Colchicine: an affordable anti-inflammatory agent for atherosclerosis


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Abstract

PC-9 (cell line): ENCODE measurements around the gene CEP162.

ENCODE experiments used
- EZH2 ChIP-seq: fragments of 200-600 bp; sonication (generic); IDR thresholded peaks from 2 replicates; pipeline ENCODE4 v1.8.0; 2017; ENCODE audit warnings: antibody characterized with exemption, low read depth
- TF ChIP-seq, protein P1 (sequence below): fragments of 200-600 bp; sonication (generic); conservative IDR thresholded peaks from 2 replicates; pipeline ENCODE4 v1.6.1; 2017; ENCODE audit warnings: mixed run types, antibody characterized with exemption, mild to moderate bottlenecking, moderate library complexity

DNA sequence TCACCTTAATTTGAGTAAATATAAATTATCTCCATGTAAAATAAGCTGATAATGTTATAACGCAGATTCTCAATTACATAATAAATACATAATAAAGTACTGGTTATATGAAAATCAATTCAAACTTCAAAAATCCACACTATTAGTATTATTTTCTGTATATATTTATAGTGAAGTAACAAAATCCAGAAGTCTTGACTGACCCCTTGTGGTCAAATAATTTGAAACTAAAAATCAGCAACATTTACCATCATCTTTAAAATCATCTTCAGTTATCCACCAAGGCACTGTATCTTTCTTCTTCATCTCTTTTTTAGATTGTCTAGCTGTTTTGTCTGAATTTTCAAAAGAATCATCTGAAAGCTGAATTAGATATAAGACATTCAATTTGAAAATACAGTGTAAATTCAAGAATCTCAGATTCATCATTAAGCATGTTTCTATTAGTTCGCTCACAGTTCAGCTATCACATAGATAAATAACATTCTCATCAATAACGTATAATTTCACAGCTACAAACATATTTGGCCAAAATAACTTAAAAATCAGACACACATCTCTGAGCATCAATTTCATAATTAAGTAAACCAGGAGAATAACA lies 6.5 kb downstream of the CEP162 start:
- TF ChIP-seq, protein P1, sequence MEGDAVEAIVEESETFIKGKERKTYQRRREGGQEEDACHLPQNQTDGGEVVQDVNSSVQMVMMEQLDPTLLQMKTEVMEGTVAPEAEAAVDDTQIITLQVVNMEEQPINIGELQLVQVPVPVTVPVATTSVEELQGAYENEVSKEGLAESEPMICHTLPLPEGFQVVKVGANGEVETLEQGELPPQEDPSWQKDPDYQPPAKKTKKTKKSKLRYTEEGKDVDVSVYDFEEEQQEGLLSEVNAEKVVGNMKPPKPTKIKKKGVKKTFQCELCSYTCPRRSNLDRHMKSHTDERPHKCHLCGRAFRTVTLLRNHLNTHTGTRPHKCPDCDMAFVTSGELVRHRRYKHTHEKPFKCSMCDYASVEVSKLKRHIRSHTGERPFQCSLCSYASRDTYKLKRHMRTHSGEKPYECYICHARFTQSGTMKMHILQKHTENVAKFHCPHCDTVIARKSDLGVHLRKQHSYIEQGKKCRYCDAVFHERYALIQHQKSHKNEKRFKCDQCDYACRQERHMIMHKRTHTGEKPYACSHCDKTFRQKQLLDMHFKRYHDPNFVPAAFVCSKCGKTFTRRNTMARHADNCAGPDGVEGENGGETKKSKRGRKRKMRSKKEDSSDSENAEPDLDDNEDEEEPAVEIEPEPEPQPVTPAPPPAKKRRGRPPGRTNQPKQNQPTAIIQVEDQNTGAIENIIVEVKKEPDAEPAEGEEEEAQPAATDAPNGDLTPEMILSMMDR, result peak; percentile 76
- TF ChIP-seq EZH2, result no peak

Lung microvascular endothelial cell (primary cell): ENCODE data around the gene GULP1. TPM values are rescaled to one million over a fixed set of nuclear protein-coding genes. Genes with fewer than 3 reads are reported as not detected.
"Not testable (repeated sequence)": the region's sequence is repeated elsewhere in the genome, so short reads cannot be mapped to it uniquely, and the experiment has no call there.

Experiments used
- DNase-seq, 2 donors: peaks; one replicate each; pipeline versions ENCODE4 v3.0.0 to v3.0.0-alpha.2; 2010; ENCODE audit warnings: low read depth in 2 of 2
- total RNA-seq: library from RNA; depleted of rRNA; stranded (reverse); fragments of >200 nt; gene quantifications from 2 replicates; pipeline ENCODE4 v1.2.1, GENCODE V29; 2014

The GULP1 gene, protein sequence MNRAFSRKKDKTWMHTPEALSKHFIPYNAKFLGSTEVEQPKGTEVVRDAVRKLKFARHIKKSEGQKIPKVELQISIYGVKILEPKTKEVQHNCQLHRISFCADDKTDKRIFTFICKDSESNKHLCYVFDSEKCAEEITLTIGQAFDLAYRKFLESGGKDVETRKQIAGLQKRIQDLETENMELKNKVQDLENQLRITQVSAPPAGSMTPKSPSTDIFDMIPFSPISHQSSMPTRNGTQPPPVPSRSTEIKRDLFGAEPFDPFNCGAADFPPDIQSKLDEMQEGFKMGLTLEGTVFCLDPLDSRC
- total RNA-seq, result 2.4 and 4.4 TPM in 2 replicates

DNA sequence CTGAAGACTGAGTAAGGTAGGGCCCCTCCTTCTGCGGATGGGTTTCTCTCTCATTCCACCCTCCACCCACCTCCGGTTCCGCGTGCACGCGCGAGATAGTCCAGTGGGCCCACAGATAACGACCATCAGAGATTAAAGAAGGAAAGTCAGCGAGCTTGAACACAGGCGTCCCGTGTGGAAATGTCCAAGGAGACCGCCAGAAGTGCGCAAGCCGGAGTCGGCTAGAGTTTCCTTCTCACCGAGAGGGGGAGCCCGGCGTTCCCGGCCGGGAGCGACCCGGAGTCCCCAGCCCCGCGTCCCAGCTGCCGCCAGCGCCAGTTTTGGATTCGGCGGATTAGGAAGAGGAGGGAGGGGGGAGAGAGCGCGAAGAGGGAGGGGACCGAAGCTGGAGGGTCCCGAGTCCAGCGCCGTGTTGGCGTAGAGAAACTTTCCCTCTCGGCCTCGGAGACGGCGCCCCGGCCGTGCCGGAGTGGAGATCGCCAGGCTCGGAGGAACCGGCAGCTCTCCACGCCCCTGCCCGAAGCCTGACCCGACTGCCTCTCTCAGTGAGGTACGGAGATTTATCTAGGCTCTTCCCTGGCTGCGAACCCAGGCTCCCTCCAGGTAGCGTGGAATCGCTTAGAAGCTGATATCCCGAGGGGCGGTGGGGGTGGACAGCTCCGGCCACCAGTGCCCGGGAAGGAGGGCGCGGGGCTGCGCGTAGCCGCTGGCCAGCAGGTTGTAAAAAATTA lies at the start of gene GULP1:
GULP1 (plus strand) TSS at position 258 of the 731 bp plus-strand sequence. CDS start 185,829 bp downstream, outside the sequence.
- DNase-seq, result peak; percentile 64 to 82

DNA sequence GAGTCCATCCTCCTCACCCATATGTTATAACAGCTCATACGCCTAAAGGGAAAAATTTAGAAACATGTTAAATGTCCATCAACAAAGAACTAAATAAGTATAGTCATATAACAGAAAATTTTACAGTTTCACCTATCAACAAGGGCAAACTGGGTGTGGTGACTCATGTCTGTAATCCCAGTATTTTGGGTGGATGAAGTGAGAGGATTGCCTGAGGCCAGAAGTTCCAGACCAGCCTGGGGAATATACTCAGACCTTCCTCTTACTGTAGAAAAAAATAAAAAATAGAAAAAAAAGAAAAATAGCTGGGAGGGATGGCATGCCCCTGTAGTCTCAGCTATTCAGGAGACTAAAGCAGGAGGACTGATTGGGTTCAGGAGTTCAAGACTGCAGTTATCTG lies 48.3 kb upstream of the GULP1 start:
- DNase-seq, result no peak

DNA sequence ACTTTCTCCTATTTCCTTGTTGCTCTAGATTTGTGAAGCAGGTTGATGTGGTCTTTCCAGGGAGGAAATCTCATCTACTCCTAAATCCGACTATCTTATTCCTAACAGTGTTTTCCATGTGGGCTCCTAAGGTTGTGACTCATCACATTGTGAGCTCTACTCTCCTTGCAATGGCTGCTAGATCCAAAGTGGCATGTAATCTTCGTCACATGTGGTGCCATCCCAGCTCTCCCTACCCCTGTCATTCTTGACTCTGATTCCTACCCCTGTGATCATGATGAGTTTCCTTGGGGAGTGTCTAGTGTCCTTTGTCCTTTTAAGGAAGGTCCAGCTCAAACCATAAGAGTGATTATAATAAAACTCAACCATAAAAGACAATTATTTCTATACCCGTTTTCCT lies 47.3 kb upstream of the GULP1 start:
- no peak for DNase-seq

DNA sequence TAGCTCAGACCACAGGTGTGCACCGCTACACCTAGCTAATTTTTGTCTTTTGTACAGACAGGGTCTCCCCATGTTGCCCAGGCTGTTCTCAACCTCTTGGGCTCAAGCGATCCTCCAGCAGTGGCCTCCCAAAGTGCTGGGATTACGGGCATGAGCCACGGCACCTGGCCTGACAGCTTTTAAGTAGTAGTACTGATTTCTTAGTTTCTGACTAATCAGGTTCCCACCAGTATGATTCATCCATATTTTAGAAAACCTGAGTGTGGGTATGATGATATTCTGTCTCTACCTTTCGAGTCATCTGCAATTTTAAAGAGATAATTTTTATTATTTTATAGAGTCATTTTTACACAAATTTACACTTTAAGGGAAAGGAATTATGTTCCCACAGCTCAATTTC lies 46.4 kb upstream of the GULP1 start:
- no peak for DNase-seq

Purpose of reviewInflammation has been shown to be central to the development and progression of atherosclerosis. Despite detailed understanding of its central role and the cellular dynamics, which contribute to atherosclerotic inflammation, there has been slow progress in finding suitable agents to treat it. The recent CANTOS trial showed that the interleukin-1β inhibitor canakinumab can improve outcomes after acute coronary syndromes. Being a monoclonal antibody, it is expensive and inconvenient to administer for long-term treatment. This review summarizes recent work in finding effective, affordable alternatives to canakinumab.Recent findingsStatin drugs have anti-inflammatory properties but separating their LDL lowering effect from their anti-inflammatory effect has been difficult. Drugs acting on targets outside of the interleukin-1β (IL-1β) pathway have been tested without finding a suitable candidate. Following the proof of principle provided by the success of canakinumab, other candidates targeting the IL-1β pathway are undergoing detailed evaluation. The most likely candidates are low-dose methotrexate and low-dose colchicine. The potential mechanisms and ongoing clinical trials are described.SummaryTargeting the IL-1β pathway has already been successful with canakinumab but its expense and inconvenience of administration may limit its widespread uptake for controlling inflammation in atherosclerosis. Low-dose methotrexate and low-dose colchicine are affordable and more accessible alternatives, currently undergoing detailed evaluation for safety and efficacy in large randomized controlled trials.

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